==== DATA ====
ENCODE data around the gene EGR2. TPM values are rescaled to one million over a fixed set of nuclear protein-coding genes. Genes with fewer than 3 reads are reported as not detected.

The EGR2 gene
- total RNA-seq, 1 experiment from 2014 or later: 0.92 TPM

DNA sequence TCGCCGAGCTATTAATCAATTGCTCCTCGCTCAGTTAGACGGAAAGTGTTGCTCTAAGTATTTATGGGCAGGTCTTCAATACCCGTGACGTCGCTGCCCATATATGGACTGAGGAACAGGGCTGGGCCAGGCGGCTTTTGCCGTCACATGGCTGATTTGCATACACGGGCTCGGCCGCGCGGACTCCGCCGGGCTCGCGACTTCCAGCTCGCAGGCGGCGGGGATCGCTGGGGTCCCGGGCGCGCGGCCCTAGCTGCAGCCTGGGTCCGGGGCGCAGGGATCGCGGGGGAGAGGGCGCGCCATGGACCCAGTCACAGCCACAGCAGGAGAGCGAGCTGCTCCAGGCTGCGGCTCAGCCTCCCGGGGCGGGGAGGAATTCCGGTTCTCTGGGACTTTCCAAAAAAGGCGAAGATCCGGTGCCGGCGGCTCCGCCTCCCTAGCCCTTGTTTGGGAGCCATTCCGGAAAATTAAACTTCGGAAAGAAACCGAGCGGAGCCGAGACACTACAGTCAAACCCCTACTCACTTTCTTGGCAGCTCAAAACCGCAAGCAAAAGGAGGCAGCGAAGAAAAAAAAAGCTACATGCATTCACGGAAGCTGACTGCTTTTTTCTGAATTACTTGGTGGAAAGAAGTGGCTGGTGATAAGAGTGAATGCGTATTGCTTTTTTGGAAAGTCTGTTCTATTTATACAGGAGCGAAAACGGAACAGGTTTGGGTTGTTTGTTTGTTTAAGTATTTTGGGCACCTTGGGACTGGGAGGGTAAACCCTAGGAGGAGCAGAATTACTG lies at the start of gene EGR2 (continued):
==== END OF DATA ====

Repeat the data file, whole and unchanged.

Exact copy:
ENCODE data around the gene EGR2. TPM values are rescaled to one million over a fixed set of nuclear protein-coding genes. Genes with fewer than 3 reads are reported as not detected.

The EGR2 gene
- total RNA-seq, 1 experiment from 2014 or later: 0.92 TPM

DNA sequence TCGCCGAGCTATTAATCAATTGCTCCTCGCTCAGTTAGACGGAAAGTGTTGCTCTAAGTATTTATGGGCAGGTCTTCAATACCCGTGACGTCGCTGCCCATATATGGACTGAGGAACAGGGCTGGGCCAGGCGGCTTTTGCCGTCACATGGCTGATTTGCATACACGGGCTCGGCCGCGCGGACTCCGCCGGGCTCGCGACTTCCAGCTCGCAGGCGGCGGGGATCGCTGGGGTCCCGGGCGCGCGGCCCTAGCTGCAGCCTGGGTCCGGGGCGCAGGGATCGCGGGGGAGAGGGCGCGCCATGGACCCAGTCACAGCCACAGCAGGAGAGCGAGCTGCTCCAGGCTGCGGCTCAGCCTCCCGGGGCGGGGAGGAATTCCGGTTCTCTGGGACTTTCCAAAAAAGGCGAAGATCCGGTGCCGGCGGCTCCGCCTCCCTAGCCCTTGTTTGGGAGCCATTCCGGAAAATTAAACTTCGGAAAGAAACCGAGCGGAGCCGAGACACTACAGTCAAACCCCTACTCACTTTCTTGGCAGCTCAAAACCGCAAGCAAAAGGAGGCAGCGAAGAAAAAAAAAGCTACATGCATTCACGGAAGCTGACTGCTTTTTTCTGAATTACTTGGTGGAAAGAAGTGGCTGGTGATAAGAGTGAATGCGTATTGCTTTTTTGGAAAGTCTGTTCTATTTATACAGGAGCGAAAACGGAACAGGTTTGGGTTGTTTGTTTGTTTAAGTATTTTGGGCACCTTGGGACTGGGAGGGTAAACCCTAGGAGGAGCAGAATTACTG lies at the start of gene EGR2 (continued):